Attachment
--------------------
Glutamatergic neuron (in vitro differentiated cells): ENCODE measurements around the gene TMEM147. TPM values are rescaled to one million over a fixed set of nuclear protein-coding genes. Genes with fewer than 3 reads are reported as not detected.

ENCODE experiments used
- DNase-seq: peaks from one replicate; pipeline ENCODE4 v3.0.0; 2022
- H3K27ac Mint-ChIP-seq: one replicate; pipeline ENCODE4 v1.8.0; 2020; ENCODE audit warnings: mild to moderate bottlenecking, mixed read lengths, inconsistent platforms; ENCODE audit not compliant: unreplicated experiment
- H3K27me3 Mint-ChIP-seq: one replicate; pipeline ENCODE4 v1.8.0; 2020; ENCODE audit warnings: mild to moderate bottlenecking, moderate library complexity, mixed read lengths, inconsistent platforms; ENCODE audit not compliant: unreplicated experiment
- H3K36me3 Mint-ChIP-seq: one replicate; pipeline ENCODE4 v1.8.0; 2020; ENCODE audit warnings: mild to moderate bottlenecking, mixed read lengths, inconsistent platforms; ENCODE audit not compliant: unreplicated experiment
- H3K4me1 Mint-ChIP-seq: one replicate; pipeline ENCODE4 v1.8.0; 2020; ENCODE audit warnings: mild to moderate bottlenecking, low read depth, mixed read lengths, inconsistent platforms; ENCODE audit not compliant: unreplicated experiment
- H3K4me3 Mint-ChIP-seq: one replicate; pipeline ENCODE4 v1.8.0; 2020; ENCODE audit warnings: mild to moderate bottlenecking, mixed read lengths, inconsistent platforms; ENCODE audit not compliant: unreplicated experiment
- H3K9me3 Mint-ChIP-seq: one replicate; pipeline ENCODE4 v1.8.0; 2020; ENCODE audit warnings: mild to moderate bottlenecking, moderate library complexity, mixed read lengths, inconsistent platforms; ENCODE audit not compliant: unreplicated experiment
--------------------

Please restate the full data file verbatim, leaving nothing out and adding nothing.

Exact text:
Glutamatergic neuron (in vitro differentiated cells): ENCODE measurements around the gene TMEM147. TPM values are rescaled to one million over a fixed set of nuclear protein-coding genes. Genes with fewer than 3 reads are reported as not detected.

ENCODE experiments used
- DNase-seq: peaks from one replicate; pipeline ENCODE4 v3.0.0; 2022
- H3K27ac Mint-ChIP-seq: one replicate; pipeline ENCODE4 v1.8.0; 2020; ENCODE audit warnings: mild to moderate bottlenecking, mixed read lengths, inconsistent platforms; ENCODE audit not compliant: unreplicated experiment
- H3K27me3 Mint-ChIP-seq: one replicate; pipeline ENCODE4 v1.8.0; 2020; ENCODE audit warnings: mild to moderate bottlenecking, moderate library complexity, mixed read lengths, inconsistent platforms; ENCODE audit not compliant: unreplicated experiment
- H3K36me3 Mint-ChIP-seq: one replicate; pipeline ENCODE4 v1.8.0; 2020; ENCODE audit warnings: mild to moderate bottlenecking, mixed read lengths, inconsistent platforms; ENCODE audit not compliant: unreplicated experiment
- H3K4me1 Mint-ChIP-seq: one replicate; pipeline ENCODE4 v1.8.0; 2020; ENCODE audit warnings: mild to moderate bottlenecking, low read depth, mixed read lengths, inconsistent platforms; ENCODE audit not compliant: unreplicated experiment
- H3K4me3 Mint-ChIP-seq: one replicate; pipeline ENCODE4 v1.8.0; 2020; ENCODE audit warnings: mild to moderate bottlenecking, mixed read lengths, inconsistent platforms; ENCODE audit not compliant: unreplicated experiment
- H3K9me3 Mint-ChIP-seq: one replicate; pipeline ENCODE4 v1.8.0; 2020; ENCODE audit warnings: mild to moderate bottlenecking, moderate library complexity, mixed read lengths, inconsistent platforms; ENCODE audit not compliant: unreplicated experiment